The benefits of FLAC for audio
Most users of open source software are already familiar with MP3 files for audio. But less of them know about FLAC (Free Lossless Audio Codec). A writer at Open Source explains why he prefers FLAC and why you should consider it too.
Chris Hermansen reports for Opensource.com:
Those of us who are concerned about software freedom should prefer completely free formats like Ogg Vorbis (lossy) and FLAC (lossless, compressed). We should particularly avoid file formats that include options for digital rights management (DRM). In theory, one might think that DRM is just a mechanism to prevent the unauthorized use (theft?) of someone's intellectual property. However, certain vendors use DRM to force their customers to use their software, and sometimes hardware.
Therefore, I buy digital lossless in strong preference to lossy. In fact, if something is only available in a lossy format, I usually don't bother buying it. And not only do I buy lossless, but I buy it at a higher resolution than "CD standard" when available. And for sure my preferred lossless format is FLAC!
And one more reason to buy the high-res stuff: my experience shows me that when music is released in high-res format, it is often well cared for in the production chain and preserves the original dynamic range (loud is LOUD and quiet is ...) and life of the music, without introducing a bunch of artifacts—noise!—into the music.
When I buy digital music downloads, I buy them in FLAC format and try to get 24-bit files and 88.2kHz or 96kHz sample rates. My music files cost money. Why would I be willing to accept poor quality lossy files? And why would I be willing to let the vendor lock me into a particular software and hardware platform?
Chris' post spawned a very large thread on the Linux subreddit, and redditors weren't shy about sharing their opinions about it:
Audioen: ”The article's explanations for the advantages of 24 bit and higher sample rate recordings are pretty much not relevant though. CD quality audio is still good enough to represent the original signal faithfully. During mastering and recording, higher sample rates and bit depths are used for sake of the fidelity of the recording and audio processing chain. As a mastering target, CD is still overspecified for all but the most demanding environments.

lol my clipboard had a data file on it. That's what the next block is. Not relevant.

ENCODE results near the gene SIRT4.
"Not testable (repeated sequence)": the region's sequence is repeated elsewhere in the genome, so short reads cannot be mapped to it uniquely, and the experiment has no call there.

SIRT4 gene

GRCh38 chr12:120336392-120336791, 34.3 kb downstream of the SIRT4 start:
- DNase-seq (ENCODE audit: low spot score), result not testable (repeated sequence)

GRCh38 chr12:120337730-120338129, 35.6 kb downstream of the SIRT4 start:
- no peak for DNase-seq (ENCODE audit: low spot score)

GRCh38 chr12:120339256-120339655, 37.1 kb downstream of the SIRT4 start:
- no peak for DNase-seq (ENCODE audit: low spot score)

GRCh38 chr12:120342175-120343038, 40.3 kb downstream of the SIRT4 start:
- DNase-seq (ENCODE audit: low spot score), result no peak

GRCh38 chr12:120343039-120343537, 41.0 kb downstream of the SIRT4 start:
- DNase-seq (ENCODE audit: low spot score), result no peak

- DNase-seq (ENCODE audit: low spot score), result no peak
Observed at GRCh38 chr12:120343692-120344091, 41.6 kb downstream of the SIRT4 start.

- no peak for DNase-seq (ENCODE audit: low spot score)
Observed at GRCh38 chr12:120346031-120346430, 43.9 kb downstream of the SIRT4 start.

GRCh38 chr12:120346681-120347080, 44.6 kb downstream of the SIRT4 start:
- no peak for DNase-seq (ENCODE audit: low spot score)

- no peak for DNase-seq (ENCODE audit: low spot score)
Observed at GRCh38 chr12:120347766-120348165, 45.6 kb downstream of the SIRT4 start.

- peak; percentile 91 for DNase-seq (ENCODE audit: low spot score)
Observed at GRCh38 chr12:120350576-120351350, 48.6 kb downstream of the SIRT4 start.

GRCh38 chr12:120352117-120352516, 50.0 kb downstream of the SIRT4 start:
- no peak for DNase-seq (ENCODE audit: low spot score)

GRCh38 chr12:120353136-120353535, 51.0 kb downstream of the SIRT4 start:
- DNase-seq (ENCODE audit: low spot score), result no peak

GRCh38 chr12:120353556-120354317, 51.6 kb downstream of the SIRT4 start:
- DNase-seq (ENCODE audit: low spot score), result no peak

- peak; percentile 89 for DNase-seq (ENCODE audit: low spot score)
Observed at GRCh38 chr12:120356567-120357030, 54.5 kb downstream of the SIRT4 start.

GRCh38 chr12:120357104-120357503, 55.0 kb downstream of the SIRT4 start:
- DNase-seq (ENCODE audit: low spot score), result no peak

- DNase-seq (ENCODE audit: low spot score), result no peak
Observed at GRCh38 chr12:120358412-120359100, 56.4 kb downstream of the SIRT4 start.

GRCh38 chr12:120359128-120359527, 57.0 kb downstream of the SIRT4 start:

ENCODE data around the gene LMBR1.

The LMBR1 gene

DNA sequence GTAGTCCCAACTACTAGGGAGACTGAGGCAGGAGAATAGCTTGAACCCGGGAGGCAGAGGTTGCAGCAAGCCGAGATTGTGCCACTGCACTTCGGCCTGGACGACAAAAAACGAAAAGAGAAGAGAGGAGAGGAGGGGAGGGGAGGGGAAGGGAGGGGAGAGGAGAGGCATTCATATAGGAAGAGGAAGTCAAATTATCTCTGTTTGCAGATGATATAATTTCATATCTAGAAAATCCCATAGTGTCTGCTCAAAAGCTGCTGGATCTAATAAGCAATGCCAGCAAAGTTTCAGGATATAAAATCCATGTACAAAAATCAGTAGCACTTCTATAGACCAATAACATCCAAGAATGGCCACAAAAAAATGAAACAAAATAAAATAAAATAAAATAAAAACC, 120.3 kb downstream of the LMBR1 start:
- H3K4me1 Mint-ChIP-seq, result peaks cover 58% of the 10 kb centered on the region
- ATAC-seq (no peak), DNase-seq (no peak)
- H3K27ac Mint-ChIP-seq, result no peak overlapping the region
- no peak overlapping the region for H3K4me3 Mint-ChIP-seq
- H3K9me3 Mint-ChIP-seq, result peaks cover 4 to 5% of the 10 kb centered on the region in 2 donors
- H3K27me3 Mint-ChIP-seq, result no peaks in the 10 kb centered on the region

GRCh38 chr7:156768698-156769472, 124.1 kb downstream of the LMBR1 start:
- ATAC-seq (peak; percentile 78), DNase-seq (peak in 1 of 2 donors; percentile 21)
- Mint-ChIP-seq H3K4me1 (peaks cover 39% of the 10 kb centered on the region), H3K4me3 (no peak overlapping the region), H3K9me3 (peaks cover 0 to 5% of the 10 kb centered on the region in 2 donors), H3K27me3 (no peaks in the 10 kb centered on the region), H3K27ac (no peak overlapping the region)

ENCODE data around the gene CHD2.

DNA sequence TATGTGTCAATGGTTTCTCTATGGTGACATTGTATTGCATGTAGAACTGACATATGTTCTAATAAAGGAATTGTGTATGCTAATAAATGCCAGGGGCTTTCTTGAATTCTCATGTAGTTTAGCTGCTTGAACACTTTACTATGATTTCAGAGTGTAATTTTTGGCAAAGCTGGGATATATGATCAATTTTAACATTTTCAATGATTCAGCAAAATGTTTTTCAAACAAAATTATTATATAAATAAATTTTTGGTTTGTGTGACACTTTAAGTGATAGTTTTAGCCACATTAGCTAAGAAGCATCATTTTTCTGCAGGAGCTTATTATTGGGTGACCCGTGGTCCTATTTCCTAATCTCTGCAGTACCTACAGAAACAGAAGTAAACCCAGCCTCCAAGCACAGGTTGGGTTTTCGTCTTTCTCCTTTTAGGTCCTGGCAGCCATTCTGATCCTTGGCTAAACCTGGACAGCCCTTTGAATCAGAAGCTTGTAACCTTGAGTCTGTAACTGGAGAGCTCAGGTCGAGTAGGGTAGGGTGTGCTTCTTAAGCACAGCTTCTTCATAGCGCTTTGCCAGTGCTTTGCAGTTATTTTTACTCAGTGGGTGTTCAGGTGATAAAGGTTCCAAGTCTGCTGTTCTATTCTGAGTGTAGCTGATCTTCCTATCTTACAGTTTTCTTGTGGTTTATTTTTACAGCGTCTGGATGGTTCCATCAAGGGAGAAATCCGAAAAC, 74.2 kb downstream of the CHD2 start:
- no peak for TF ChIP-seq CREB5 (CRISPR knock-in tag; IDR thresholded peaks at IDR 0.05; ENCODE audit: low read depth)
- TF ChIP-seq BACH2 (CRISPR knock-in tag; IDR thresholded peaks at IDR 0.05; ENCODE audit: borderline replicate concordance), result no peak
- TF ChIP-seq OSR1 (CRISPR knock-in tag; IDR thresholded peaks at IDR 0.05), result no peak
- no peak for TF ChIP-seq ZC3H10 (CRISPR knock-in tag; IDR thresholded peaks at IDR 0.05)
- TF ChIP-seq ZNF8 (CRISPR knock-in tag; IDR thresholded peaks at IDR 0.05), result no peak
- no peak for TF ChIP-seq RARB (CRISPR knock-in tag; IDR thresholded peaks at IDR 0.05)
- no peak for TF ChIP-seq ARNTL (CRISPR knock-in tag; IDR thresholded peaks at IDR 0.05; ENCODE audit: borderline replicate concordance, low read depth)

If your amplifier has a dB display, you can check how high up you can turn it before it starts to produce hiss in the speakers. I have one which goes from 0 dB (loudest) to -100 dB (quietest), and hissing becomes audible around -30 dB against the background noise. The quietest levels like -99 dB are just completely inaudible. That is, I can turn amplification up by 70 dB from whatever chosen baseline it has, before any further signal is going to be masked by the amplifier's own noise. In other words, I can't hear even the 96 dB worth of SNR in my home environment because my amp can't reproduce it, and in fact I almost never listen to music any louder than -50 dB which is already neighbor-unfriendly. (So, I believe have some headroom before system noise becomes an issue, and I'm pretty 100% sure that there's way more resolution left in the CD-quality audio spec than my fairly good system can reproduce, but unfortunately these numbers are not calibrated, so I do not know how much exactly. I could measure this by making some quiet test signals, and then measuring the amplification level where they become audible, though.)
If you use technology such as FLAC, the amount of entropy (=predictability) determines the compressibility. An argument can be made that in 24-bit audio most of the bottom 8 bits are basically noise, and therefore also completely unpredictable. Somewhere in the higher bits, there is more predictability. Adding resolution is thus an excellent way to increase the portion of signal that can not be predicted by any LPC, and thus the file size for no good reason.
If 24-bit signal controls a speaker cone with 1 cm excursion from one extreme to the other, then the LSB controls 1/16Mth of that, or roughly 0.6 nm. This is comparable to width of a single atom. At least I hope that nobody will ever propose adding any more bits to signal...”
EchoTheRat: ”The new lossy open format to be preferred should be OPUS .”
Plazman: ”Ok, I'm going to be "that guy."